My freshman year in high school, one of my drawing teachers assigned us to design the preliminary sketch of a sculpture that would reflect what America means to us. We were to complete the sketch by partnering with another student, asking what they thought the final sculpture should look like and drawing their description.
My partner was a 15-year-old black male. He told me, “I would put a big, black hole in the ground, because I feel nothing for this country but darkness and emptiness.”
I had heard adults I was close to say something similar in their knowing eye rolls, their head shakes and crossed arms as they muttered, “White folks,” at blatant injustice or disrespect and their warnings that we always had to be twice as good as any white person to expect half as much. But I had never heard anyone my age articulate his feelings of abandonment so bluntly.
I don’t remember what I described in return. I had trouble with the assignment; I couldn’t think of anything unique. I had neither my partner’s apathy nor other classmates’ grandiose imaginations of monuments. I envisioned something abstract but patriotic, like Escher’s Relativity in red, white and blue.
Today, I would say my idea describes my relationship to this country accurately. The sculpture would have appeared simple and ordinary at first, but look at it long enough, and a viewer would have seen it was a complex and confusing mesh of rules and directions that could leave you dizzy. It’s also appropriate that I have no idea how such a sculpture would stand, because as a black woman in the U.S., sometimes I don’t know how I do.
I thought about the high school art assignment when I saw that a photo of black female cadets graduating from West Point Military Academy had sparked an official inquiry. As reported in the New York Times, the photo shows the women “on the steps of West Point’s oldest barracks … in traditional gray dress uniforms, complete with sabers,” and with their clenched fists raised. As the photo went viral, some viewers took offense. They “accused the women of allying themselves with the Black Lives Matter movement and sowing racial divisions,” according to the Times. West Point investigated whether the cadets violated Army regulations against engaging in political activities while in uniform.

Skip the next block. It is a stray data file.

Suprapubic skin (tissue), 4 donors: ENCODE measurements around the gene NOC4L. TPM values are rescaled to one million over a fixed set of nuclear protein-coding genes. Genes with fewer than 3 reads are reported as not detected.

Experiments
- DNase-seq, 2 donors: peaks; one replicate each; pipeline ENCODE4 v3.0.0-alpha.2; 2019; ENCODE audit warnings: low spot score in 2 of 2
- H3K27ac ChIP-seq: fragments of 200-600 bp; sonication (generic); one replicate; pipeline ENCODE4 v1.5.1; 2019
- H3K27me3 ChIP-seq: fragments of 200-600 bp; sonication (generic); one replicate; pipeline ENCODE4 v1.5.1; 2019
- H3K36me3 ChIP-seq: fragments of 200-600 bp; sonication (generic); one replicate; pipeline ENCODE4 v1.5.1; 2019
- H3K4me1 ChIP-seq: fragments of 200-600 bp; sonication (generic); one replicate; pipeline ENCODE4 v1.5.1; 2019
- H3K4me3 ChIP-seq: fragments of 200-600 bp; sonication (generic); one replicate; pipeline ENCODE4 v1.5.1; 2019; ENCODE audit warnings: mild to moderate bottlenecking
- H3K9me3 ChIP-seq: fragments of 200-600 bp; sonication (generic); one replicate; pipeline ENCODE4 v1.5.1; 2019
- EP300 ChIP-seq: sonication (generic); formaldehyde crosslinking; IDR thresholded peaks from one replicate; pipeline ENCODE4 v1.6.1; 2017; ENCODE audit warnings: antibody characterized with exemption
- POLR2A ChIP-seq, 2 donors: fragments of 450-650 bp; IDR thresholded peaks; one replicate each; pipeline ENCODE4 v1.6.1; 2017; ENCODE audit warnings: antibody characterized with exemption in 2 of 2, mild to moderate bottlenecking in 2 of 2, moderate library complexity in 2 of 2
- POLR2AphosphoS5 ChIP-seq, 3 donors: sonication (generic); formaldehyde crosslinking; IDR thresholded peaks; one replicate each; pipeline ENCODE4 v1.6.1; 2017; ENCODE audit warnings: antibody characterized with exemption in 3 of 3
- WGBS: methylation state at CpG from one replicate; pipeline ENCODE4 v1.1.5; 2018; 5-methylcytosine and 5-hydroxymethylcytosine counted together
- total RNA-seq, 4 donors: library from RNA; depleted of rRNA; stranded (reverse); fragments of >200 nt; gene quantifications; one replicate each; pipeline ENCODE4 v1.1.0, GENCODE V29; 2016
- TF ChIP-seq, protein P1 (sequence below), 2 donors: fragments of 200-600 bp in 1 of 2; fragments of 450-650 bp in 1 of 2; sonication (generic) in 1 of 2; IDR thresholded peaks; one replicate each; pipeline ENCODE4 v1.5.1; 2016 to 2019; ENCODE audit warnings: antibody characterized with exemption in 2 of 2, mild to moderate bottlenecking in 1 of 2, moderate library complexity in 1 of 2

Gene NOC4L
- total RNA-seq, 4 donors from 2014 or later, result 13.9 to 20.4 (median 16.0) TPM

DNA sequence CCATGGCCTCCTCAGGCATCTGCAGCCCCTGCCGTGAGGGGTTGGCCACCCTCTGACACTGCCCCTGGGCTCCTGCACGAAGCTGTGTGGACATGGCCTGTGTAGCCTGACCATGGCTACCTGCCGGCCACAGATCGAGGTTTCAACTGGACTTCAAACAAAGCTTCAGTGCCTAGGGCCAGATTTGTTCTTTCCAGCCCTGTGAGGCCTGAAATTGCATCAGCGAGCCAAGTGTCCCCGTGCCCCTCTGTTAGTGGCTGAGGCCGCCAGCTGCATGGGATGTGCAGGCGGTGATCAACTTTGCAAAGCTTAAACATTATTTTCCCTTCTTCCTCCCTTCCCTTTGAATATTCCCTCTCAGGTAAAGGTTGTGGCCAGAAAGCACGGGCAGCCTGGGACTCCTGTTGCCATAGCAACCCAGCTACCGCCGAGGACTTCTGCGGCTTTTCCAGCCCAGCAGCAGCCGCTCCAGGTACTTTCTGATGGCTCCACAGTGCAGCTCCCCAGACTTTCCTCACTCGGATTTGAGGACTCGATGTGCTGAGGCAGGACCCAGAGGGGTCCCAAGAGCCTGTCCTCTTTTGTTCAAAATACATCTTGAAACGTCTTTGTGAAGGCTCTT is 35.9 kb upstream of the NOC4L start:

Although the cadets will not be punished and in fact graduated on May 21, the inquiry continues to trouble me. The very action of an inquiry, prompted by assumptions that the women allied themselves with the Black Lives Matter movement, implied it's impossible to be proud of or have loyalty to blackness and simultaneously have loyalty to or pride in the U.S. The photo, in contrast, implies it’s impossible for black women in this country to thrive without both.
Granted, black people’s relationship to this country is complicated, especially for those of us whose ancestors were enslaved. This year, for the first time ever, I shed a tear when I heard “My Old Kentucky Home” played on Derby Day. That’s justifiable behavior for a Louisville native living far from home on what’s considered a state holiday, but it’s irrational for a graduate student who just completed a literature course on remembering slavery. The latter knows lyricist Stephen Foster set the story of Harriet Beecher Stowe’s abolitionist novel, Uncle Tom’s Cabin, to a tune. The latter knows the slaves are singing, “weep no more, my lady,” as they pine for Kentucky’s gentler brand of slavery after being “sold down river” to harsher conditions in Louisiana. The latter knows Stowe’s novel was powerful but flawed anti-slavery propaganda that reified racist tropes like the pickaninny and demanded Christ-like perfection of blacks before they were worthy of freedom. The Kentucky girl and the student together miss home but feel a deep and profound sadness for the ancestors whose humanity was so belittled that a lyricist thought there was an optimal way for them to be slaves.